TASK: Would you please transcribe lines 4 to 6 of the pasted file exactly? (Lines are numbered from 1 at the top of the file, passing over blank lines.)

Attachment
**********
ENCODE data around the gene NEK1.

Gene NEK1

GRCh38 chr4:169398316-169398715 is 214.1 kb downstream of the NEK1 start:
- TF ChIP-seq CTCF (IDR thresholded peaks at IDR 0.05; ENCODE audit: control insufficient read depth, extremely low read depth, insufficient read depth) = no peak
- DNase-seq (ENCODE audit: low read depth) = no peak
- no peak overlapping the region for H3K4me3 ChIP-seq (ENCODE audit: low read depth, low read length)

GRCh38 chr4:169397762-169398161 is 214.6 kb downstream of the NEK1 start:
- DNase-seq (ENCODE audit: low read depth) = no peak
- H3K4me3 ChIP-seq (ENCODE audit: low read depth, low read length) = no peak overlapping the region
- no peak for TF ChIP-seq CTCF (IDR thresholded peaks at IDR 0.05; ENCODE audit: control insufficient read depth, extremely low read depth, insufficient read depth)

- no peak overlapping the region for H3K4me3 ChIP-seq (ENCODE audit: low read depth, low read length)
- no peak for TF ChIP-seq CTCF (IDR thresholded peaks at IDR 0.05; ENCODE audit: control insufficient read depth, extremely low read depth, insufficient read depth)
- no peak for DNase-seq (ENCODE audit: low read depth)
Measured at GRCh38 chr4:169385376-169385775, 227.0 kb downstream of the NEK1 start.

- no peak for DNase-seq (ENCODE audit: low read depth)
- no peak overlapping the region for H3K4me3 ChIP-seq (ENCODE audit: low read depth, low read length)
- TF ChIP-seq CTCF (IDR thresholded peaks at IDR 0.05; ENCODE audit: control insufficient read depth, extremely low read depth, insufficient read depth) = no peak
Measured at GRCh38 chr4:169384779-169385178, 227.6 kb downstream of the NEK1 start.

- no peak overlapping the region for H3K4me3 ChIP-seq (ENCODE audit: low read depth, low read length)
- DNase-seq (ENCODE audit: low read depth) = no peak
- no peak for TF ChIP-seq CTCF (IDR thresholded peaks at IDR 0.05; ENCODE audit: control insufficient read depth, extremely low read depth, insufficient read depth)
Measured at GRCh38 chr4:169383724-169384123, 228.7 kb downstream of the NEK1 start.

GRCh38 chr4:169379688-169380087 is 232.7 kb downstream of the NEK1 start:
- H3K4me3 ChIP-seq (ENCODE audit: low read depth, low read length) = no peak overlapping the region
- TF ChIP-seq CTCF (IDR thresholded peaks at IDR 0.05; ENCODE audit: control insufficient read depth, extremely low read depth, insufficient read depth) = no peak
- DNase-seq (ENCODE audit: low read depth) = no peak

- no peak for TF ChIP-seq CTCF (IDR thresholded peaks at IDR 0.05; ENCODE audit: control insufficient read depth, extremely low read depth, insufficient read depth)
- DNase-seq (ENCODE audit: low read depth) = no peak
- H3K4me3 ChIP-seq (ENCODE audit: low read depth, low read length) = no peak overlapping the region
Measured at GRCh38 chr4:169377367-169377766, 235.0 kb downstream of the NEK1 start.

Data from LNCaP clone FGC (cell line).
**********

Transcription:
- TF ChIP-seq CTCF (IDR thresholded peaks at IDR 0.05; ENCODE audit: control insufficient read depth, extremely low read depth, insufficient read depth) = no peak
- DNase-seq (ENCODE audit: low read depth) = no peak
- no peak overlapping the region for H3K4me3 ChIP-seq (ENCODE audit: low read depth, low read length)